Wow, do I struggle with this.
I don’t know how many times plowing through my first draft I heard … but what’s she feeling? I tried to make sense of that, because, from my perspective, I’d put all the bits in there to show her emotion. Physical signs. Short and angry dialogue. Yet, it wasn’t enough.
And I was afraid. Afraid I wouldn’t be able to generate any sympathy for my main character.
So I tried to put in ‘emotions.’ To show the fear or frustration or love my character felt. Like this:
Not enough emotion:
“No, it’s not,” I snapped.
With lame-ass attempt at emotion:
“No, it’s not.” My anger could barely be restrained and I bit my lip.
*cue rolling of eyes and grinding of teeth*
Why emotions are so hard for me to write I’m not sure. Could be the years I’ve spent developing my cold and rational side and repressing my artistic side. Or it could be that I’m a very visual story-seer. I imagine scenes much like a TV show or movie, where an action carries weight because you can see the expression of the character. However, that doesn’t always translate into black and white.
Whatever the reason, action, fight scenes, and dialogue come more naturally than emotions. Plot ideas? I have so many I won’t be able to write all the stories I’ve thought of in the past year alone.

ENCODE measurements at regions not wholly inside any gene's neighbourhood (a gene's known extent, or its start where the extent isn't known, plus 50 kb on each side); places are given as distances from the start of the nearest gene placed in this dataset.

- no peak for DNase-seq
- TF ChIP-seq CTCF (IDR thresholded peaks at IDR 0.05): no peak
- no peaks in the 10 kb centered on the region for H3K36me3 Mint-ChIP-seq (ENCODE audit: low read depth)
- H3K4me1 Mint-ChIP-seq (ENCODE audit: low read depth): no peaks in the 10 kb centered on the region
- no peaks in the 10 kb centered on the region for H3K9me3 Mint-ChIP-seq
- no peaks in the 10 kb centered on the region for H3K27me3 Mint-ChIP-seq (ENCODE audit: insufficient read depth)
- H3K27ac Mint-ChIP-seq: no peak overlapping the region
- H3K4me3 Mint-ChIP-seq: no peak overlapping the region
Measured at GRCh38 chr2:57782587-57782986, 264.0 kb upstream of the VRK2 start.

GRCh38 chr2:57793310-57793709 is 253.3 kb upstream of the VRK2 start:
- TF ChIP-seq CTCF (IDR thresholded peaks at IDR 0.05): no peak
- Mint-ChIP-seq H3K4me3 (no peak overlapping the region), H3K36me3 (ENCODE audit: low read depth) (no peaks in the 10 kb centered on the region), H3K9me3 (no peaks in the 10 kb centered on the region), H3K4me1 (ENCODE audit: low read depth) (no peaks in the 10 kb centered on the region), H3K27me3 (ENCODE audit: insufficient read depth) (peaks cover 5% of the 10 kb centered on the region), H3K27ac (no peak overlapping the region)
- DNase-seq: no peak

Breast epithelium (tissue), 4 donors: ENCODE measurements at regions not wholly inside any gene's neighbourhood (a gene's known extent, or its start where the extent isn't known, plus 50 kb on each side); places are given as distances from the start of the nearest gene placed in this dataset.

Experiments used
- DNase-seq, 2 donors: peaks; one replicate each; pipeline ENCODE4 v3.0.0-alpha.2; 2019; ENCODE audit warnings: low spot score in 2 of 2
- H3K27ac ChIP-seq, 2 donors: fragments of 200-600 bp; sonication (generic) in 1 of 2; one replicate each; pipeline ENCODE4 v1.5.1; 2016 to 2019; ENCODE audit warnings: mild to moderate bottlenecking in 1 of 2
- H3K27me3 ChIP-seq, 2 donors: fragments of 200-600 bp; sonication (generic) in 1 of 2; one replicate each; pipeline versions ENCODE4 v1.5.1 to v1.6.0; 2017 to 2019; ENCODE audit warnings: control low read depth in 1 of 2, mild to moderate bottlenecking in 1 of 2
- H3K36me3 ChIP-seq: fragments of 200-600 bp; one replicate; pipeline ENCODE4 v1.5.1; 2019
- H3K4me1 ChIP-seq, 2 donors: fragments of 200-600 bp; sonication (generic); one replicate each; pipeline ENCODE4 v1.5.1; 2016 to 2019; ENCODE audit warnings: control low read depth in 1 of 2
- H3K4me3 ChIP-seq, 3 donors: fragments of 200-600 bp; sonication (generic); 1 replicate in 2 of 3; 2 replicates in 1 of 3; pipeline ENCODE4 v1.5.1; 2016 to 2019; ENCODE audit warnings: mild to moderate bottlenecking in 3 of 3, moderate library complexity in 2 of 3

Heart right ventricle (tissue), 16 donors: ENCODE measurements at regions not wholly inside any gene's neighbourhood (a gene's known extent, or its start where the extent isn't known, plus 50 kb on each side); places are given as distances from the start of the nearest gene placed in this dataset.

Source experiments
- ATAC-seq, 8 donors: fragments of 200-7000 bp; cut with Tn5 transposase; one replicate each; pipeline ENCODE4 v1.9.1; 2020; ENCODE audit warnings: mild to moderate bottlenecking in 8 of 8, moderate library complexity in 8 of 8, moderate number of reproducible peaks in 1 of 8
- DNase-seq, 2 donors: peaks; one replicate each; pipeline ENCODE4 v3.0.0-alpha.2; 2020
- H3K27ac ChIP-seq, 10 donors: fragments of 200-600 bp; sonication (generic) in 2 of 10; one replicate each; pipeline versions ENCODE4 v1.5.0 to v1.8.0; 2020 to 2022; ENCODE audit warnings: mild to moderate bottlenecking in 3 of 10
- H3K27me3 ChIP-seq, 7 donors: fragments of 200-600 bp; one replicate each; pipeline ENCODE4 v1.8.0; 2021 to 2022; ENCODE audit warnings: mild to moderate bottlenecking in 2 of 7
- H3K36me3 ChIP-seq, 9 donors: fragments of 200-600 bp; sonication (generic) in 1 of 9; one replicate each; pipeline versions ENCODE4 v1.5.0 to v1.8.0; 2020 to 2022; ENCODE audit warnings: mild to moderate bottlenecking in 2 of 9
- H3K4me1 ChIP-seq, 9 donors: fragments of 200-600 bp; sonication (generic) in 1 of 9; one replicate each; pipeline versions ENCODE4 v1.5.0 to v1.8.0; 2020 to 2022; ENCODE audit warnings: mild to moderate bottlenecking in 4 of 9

But what good is telling all those stories if my readers can’t connect to the characters? To care about their challenges enough to see them from page 1 to page 400?
Despite this struggle of mine, I decided to try and break down exactly what people meant when they said they didn’t understand my character’s emotional state. And it turns out, what it was wasn’t the emotions themselves. It was the thoughts and motivations behind the emotions.
Because emotions are easy to show—it’s why the character feels emotion that generates sympathy and understanding from the reader.
Once I learned this, the whole thing became a tad less intimidating. I don’t need to show the emotion behind every little reaction or line of dialogue. What’s important is to draw my reader into sympathy with how the character sees the world—and once they’ve bought into the character’s mindset, they have no trouble fleshing out un-tagged emotion throughout the rest of a scene or book. The key is to figure out the crucial emotional reactions of your character in each scene and fully draw the reader into those moments.
This won’t succeed or fail based on one passage. In fact, it’s the building of moments between character and reader that strengthens the emotional power of each scene and provides depth as the story progresses.
If you continue to put your character in situations that force them to show their character—their goals, struggles, and reasons for reactions—your readers will be pulled further into a relationship with them and will care about the outcome of their story.
I’ll bite my tongue there.
This is an entry from my bestselling* book, A is for Adverb: An Alphabet for Authors in Agony. To read the entire alphabet, join me weekly for #WriteTip Tuesday. If you’re in a rush, get the whole book free by signing up here, or do this writer a solid and buy the book on Amazon.
*Totally a bestseller for, like, a day on Amazon.ca.